Bill Text: IL HB3449 | 2017-2018 | 100th General Assembly | Veto Message

Bill Title: Creates the Geolocation Privacy Protection Act. Defines "geolocation information", "location-based application", and "private entity". Provides that a private entity may not collect, use, store, or disclose geolocation information from a location-based application on a person's device unless the private entity first receives the person's affirmative express consent after complying with specified notice requirements. Provides exceptions. Provides that a person whose rights are violated may recover: (1) liquidated damages of $1,000 or actual damages, whichever is greater; (2) reasonable attorney's fees and costs; and (3) other relief, including an injunction, as the court may deem appropriate. Provides that authority to seek remedies and impose penalties granted to the Attorney General under the Consumer Fraud and Deceptive Business Practices Act is also granted to the Attorney General for the enforcement of the Geolocation Privacy Protection Act. Provides that in any action brought by the Attorney General to enforce the Act, the court may order that persons who incurred actual damages be awarded 3 times the amount at which actual damages are assessed. Provides that a violation of the Act constitutes an unlawful practice under the Consumer Fraud and Deceptive Business Practices Act. Provides that the provisions of the Act may not be waived. Contains applicability language. Makes a corresponding change in the Consumer Fraud and Deceptive Business Practices Act. Effective immediately.

Spectrum: Partisan Bill (Democrat 41-1)

Status: (Failed) 2017-10-27 - Total Veto Stands - No Positive Action Taken [HB3449 Detail]

Download: Illinois-2017-HB3449-Veto_Message.html

September 22, 2017

To the Honorable Members of

The Illinois House of Representatives,

100th General Assembly:

Today I veto House Bill 3449 from the 100th General Assembly, which would add an unnecessary and byzantine layer of state regulation to the use of most electronic devices by mandating additional prohibitions and penalties.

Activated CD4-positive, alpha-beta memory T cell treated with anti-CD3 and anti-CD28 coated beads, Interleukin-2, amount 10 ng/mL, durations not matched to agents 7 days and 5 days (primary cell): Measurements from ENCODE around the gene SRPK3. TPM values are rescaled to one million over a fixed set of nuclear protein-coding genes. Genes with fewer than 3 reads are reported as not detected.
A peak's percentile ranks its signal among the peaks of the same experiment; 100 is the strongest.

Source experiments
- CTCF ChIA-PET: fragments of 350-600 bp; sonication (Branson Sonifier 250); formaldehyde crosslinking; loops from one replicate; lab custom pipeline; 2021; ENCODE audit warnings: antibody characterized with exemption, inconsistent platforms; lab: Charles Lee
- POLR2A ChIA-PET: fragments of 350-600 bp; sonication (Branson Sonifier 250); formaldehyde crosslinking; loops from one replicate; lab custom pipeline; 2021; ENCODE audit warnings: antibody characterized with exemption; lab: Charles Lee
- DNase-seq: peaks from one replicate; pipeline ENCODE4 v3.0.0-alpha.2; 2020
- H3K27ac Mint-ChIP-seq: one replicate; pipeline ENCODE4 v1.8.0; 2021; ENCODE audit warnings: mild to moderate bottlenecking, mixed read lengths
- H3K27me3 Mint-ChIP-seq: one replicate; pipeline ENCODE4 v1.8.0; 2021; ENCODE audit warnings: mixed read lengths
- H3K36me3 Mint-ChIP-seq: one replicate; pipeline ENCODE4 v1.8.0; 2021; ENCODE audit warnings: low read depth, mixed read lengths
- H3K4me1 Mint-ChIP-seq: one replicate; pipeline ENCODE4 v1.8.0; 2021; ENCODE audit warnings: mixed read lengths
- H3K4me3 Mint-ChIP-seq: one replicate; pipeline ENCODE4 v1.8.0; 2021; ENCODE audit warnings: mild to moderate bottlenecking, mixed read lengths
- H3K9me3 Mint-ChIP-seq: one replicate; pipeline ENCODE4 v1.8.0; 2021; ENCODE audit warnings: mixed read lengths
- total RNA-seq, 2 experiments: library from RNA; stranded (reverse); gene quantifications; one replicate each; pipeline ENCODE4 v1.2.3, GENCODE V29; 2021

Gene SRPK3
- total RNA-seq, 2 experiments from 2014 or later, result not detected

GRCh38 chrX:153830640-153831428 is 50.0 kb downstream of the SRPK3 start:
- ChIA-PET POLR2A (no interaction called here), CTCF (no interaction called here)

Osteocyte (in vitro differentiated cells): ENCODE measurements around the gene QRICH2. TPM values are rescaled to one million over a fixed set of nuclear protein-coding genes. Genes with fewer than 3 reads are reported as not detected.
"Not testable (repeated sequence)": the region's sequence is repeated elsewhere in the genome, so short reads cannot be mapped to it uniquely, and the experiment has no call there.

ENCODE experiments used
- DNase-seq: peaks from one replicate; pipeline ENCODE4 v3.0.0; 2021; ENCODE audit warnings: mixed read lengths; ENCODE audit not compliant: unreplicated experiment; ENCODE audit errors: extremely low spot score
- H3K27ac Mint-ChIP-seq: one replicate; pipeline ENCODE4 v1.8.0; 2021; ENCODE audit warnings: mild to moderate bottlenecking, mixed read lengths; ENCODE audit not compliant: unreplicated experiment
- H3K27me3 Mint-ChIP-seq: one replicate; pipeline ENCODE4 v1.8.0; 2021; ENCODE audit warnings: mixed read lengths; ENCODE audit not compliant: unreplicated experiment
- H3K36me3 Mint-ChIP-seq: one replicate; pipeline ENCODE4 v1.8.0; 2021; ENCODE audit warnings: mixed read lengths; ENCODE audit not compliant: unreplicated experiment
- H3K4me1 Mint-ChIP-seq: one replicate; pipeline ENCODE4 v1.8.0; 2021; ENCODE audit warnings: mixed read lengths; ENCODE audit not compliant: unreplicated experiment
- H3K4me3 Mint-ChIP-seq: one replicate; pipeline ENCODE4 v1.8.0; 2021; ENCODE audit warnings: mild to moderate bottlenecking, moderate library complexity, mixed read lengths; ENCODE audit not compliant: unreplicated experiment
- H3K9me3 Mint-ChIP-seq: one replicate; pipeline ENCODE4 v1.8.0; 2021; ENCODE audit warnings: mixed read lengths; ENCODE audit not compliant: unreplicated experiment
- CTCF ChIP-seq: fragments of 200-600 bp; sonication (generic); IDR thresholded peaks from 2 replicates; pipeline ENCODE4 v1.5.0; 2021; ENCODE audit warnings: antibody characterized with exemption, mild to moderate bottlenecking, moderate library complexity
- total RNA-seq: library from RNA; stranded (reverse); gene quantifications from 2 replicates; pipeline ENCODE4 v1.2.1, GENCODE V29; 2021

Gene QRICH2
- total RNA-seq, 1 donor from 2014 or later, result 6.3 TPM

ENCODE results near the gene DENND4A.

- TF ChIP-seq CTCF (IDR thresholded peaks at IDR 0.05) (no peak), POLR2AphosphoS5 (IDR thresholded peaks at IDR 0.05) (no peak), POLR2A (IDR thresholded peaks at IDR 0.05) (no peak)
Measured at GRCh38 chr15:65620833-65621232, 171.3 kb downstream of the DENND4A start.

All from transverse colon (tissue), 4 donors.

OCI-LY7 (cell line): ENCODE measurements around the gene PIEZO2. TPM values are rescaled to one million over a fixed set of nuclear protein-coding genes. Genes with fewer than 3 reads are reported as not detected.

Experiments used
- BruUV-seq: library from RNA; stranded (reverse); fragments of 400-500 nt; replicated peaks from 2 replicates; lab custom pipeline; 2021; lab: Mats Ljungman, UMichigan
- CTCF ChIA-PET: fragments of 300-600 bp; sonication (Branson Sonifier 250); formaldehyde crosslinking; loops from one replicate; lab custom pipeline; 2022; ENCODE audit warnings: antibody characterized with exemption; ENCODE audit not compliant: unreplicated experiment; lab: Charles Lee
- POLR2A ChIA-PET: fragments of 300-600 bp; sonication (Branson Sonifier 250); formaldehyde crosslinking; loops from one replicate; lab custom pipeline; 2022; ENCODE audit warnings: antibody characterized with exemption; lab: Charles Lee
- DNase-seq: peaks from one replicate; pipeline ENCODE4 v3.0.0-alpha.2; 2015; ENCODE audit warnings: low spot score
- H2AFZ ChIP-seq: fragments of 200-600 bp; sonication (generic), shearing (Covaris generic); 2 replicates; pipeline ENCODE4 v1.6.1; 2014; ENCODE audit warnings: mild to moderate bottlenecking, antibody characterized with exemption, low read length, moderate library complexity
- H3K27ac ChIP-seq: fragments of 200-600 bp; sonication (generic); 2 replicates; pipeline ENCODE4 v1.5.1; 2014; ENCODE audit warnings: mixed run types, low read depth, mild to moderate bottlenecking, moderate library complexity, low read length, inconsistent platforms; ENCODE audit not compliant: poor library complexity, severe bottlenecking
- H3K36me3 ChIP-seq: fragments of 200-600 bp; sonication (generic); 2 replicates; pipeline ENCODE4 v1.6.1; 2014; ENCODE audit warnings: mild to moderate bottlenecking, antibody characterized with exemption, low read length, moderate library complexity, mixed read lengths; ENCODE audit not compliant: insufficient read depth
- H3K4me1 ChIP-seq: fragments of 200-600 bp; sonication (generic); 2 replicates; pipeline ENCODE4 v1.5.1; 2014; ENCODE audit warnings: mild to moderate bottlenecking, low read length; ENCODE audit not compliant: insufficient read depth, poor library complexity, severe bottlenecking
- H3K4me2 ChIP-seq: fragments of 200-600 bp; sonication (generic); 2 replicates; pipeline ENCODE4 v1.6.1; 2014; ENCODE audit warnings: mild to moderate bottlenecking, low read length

Protection of consumer privacy is an important goal that I fully support, but this legislation only serves to make things unnecessarily complicated where federal privacy regulations are the proper format for uniform and consistent consumer protections across the country.

The Federal Trade Commission (FTC) already has the broad powers granted to it in Federal Statute 15 U.S.C. §§46 (a) to protect various aspects of consumer privacy in a uniform manner across the United States, and the commerce clause in the Constitution assigns the power to regulate interstate commerce to the U.S. Congress. If further privacy legislation is required, it should be enacted by the U.S. House and U.S. Senate. In addition to federal legal protections, consumers already have full control of geolocation data capture in their device settings through most operating systems, or by limiting access within specific applications they choose to utilize on their devices. Consumers also have the freedom to demand software products with more protective terms and End User License Agreements.

To the degree that there is company abuse of these laws and policies, such as tracking people without their consent or hiding collection and disclosure practices, the solution is not yet another layer of state government rules and bureaucracy, but instead the enforcement by the Federal Trade Commission of existing laws or enforcement of existing policies by creators and distributors of digital applications.

This bill would result in job loss across the state without materially improving privacy protections for Illinoisans or making devices and their apps safer for children. The addition of this policy to Illinois’ existing burden of red tape will hurt Illinois’ growing reputation as a destination for innovation-based job creation.

Therefore, pursuant to Section 9(b) of Article IV of the Illinois Constitution of 1970, I hereby return House Bill 3449 entitled “AN ACT concerning business”, with the foregoing objections, vetoed in its entirety.


Bruce Rauner